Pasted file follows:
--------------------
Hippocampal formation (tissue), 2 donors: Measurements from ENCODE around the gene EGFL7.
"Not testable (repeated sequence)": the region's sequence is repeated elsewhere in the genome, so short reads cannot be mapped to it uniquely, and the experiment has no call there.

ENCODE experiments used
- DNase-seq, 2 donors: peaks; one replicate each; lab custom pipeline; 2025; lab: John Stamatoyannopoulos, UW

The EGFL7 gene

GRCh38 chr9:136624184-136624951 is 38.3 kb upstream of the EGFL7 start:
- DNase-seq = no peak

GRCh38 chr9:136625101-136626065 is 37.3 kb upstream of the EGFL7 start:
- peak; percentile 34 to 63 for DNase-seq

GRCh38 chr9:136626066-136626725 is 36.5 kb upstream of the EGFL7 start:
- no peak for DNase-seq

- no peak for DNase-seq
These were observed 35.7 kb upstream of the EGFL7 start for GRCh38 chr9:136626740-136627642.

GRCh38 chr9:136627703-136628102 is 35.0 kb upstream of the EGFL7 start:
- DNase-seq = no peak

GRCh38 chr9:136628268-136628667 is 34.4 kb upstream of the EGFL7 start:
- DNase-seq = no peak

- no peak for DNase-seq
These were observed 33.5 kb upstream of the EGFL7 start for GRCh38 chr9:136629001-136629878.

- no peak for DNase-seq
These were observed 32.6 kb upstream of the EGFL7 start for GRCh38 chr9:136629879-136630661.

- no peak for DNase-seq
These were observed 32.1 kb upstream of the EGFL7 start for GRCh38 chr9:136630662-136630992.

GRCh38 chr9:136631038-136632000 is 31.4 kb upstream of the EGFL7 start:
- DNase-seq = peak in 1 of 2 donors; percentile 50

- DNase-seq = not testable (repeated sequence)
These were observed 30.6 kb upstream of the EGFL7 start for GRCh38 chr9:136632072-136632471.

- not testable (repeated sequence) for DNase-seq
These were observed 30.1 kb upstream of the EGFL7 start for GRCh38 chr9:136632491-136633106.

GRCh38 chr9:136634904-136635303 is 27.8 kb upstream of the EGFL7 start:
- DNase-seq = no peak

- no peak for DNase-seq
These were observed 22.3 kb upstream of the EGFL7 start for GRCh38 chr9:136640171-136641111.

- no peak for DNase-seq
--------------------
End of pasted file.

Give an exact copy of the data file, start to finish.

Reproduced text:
Hippocampal formation (tissue), 2 donors: Measurements from ENCODE around the gene EGFL7.
"Not testable (repeated sequence)": the region's sequence is repeated elsewhere in the genome, so short reads cannot be mapped to it uniquely, and the experiment has no call there.

ENCODE experiments used
- DNase-seq, 2 donors: peaks; one replicate each; lab custom pipeline; 2025; lab: John Stamatoyannopoulos, UW

The EGFL7 gene

GRCh38 chr9:136624184-136624951 is 38.3 kb upstream of the EGFL7 start:
- DNase-seq = no peak

GRCh38 chr9:136625101-136626065 is 37.3 kb upstream of the EGFL7 start:
- peak; percentile 34 to 63 for DNase-seq

GRCh38 chr9:136626066-136626725 is 36.5 kb upstream of the EGFL7 start:
- no peak for DNase-seq

- no peak for DNase-seq
These were observed 35.7 kb upstream of the EGFL7 start for GRCh38 chr9:136626740-136627642.

GRCh38 chr9:136627703-136628102 is 35.0 kb upstream of the EGFL7 start:
- DNase-seq = no peak

GRCh38 chr9:136628268-136628667 is 34.4 kb upstream of the EGFL7 start:
- DNase-seq = no peak

- no peak for DNase-seq
These were observed 33.5 kb upstream of the EGFL7 start for GRCh38 chr9:136629001-136629878.

- no peak for DNase-seq
These were observed 32.6 kb upstream of the EGFL7 start for GRCh38 chr9:136629879-136630661.

- no peak for DNase-seq
These were observed 32.1 kb upstream of the EGFL7 start for GRCh38 chr9:136630662-136630992.

GRCh38 chr9:136631038-136632000 is 31.4 kb upstream of the EGFL7 start:
- DNase-seq = peak in 1 of 2 donors; percentile 50

- DNase-seq = not testable (repeated sequence)
These were observed 30.6 kb upstream of the EGFL7 start for GRCh38 chr9:136632072-136632471.

- not testable (repeated sequence) for DNase-seq
These were observed 30.1 kb upstream of the EGFL7 start for GRCh38 chr9:136632491-136633106.

GRCh38 chr9:136634904-136635303 is 27.8 kb upstream of the EGFL7 start:
- DNase-seq = no peak

- no peak for DNase-seq
These were observed 22.3 kb upstream of the EGFL7 start for GRCh38 chr9:136640171-136641111.

- no peak for DNase-seq